Moscow's Ties With Washington, Tokyo 'On the Path to Notable Improvement'

© AP Photo / Andrew HarnikPresident Donald Trump welcomes Japanese Prime Minister Shinzo Abe outside the West Wing of the White House
President Donald Trump welcomes Japanese Prime Minister Shinzo Abe outside the West Wing of the White House - Sputnik International
Agreements reached by Russian President Vladimir Putin and Japanese Prime Minister Shinzo Abe, as well as statements made by United States President Donald Trump on Moscow suggest that the Kremlin's relations with Washington and Tokyo are slated to considerably improve, Japanese analysts told Sputnik.

Professor Nobuo Shimotomai, an expert on Russia and CIS politics at Hosei University, said that there appears to be an opportunity to mend Russia's relations with the United States and Japan.

"President Trump has said that he will revise Washington's relations with Moscow. Surely, Europe and the United States have taken a cautious attitude to Russia, but the country's relations with the US and Japan are moving toward a notable improvement," he said. "It has become increasingly likely that a turn in Putin's relations with Abe which took place last year will open the way for a new relationship, involving the US, Japan and Russia." 

Professor Nobuo Shimotomai mentioned that there are numerous unresolved issues, but added that Russia appears to be "moving out of isolation."

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President Trump has repeatedly stated that he wanted his administration to build good relations with Moscow. Bilateral ties were damaged while Barack Obama was in office, with the 2014 coup in Kiev, the subsequent Ukrainian civil war, Crimea's democratic reunification with Russia and the Syrian conflict serving as major points of contention.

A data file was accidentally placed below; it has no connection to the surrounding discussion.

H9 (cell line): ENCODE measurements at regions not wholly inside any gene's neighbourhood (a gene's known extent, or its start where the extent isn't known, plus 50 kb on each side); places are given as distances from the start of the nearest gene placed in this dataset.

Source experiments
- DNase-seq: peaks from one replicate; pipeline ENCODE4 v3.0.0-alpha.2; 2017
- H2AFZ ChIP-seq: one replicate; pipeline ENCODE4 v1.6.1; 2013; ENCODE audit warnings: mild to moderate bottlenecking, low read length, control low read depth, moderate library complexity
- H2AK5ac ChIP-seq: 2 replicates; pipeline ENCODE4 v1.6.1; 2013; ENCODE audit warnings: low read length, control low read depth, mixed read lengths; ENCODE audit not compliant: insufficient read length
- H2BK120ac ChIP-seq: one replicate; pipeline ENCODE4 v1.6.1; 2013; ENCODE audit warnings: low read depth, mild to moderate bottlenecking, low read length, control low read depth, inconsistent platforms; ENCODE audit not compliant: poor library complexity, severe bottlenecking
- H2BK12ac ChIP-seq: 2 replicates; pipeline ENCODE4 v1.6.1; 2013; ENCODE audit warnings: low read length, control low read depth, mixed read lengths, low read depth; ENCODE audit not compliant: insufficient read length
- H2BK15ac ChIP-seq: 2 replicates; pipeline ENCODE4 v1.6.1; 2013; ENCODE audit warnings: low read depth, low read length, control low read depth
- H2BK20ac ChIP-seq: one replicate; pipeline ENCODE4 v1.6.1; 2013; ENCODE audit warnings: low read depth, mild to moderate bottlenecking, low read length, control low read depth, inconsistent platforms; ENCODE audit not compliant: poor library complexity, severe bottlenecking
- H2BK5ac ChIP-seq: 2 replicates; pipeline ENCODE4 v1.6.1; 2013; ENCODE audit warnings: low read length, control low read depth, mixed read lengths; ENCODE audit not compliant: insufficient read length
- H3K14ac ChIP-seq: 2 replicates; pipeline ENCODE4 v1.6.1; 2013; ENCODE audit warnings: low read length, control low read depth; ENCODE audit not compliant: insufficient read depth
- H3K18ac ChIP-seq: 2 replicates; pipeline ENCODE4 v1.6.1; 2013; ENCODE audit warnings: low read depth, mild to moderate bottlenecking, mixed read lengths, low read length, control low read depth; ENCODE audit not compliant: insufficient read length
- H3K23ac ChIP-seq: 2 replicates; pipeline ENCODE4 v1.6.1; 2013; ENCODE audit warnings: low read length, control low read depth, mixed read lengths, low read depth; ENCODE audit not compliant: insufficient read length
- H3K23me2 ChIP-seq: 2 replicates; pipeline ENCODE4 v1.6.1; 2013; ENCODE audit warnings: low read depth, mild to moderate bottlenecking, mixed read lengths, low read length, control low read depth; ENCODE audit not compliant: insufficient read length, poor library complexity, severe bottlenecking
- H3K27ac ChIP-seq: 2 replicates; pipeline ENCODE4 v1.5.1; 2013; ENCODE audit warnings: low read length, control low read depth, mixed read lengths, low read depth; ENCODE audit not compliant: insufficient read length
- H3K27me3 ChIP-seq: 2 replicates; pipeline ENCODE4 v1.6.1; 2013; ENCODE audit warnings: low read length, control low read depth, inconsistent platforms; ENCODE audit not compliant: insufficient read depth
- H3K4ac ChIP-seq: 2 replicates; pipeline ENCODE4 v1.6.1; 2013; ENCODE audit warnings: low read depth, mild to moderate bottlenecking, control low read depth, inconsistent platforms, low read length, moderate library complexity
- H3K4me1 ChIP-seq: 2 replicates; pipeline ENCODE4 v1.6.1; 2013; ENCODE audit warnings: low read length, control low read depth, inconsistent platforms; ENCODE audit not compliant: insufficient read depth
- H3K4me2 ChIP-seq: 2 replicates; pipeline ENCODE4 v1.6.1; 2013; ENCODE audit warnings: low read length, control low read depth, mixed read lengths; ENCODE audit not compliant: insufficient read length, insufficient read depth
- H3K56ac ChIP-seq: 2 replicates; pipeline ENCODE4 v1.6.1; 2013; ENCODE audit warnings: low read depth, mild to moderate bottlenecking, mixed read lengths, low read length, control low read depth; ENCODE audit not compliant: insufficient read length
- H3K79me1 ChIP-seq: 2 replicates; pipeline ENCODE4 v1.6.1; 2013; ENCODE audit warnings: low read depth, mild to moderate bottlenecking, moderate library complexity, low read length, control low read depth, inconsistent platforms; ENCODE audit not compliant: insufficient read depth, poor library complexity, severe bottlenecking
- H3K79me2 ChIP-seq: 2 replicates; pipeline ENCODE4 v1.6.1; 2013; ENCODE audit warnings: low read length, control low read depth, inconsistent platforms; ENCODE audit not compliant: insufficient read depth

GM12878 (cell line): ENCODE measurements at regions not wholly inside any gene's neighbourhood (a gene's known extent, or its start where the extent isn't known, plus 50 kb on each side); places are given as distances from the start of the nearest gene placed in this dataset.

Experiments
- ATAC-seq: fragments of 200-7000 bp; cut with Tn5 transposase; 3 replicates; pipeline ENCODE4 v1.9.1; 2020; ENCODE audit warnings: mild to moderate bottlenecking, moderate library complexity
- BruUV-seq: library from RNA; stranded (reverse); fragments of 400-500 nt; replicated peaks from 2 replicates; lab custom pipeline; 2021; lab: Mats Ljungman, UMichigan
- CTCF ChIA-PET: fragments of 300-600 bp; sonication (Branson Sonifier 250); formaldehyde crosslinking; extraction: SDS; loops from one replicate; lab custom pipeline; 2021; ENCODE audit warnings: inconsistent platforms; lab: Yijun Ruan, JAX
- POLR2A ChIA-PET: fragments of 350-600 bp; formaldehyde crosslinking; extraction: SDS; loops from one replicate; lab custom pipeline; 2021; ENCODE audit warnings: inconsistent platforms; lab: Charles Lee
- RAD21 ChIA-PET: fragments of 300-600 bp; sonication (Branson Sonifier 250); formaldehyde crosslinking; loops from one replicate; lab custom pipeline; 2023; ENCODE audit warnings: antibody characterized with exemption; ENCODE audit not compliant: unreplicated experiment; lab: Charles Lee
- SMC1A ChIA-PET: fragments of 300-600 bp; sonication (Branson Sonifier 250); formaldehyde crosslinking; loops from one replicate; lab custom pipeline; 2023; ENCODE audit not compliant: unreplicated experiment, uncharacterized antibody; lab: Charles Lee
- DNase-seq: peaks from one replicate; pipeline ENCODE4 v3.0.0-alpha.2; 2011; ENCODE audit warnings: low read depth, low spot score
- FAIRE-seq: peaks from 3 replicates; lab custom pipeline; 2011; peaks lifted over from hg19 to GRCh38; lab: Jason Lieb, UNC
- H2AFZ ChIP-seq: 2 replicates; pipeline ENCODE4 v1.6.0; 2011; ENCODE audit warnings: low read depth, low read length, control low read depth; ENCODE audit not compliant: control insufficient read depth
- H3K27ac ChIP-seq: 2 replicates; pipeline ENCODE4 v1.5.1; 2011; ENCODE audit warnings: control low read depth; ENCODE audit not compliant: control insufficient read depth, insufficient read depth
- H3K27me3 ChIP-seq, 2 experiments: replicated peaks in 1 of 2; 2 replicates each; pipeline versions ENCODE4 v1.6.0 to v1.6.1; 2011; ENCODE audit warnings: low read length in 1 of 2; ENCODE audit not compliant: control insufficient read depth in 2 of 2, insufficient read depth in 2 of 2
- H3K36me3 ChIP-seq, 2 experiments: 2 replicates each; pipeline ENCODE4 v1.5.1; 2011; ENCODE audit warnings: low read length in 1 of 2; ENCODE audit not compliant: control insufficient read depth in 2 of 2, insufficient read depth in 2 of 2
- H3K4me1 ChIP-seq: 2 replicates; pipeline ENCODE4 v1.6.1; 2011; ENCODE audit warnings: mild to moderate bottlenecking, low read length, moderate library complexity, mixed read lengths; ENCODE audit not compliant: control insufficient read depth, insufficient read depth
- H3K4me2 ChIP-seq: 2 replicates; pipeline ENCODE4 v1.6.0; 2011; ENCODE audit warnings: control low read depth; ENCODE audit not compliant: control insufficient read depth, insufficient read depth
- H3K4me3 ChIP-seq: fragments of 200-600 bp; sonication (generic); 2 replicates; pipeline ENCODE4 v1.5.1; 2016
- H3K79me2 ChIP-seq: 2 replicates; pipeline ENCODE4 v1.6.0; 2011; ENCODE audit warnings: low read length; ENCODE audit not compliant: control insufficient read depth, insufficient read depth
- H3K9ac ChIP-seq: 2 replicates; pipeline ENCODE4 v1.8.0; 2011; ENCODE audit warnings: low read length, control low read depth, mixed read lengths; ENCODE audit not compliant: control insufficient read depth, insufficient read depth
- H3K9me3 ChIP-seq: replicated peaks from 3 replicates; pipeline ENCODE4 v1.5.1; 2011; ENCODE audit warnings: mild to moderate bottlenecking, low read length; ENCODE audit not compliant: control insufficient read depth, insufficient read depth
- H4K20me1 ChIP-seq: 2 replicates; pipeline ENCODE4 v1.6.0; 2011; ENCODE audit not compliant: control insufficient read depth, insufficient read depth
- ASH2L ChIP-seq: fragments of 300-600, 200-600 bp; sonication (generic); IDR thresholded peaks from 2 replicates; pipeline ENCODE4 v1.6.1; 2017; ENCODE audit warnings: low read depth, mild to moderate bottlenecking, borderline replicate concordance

Trump and Putin have had two telephone conversations, with the second one lasting approximately an hour. The White House described Trump's latest call as "a significant start to improving the relationship between the United States and Russia that is in need of repair," adding that both presidents were hopeful that the two sides "can move quickly" to tackle terrorism and other important issues of mutual concern.

Professor Toshihiko Ueno, a political analyst at Tokyo-based Sophia University, also suggested that the three countries could cultivate cordial relations.

"Unlike Obama, President Trump has adopted a pragmatic approach to Washington's relations with Moscow. They are likely to improve," he said. This is why "it has become easier for Abe to engage in dialogue with Russia. This could have a positive effect on economic cooperation between the two countries and joint economic activities in the Northern Territories."

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Professor Toshihiko Ueno was referring to the recent agreement between Russia and Japan which entails joint activities on the contested islands, which Moscow calls the Kurils and Tokyo refers to as the Northern Territories. The deal was reached during the visit of Russian President Vladimir Putin to Japan on December 15-16, 2016.

Russia and Japan have been locked in a dispute over the Kuril Islands since the end of World War II.

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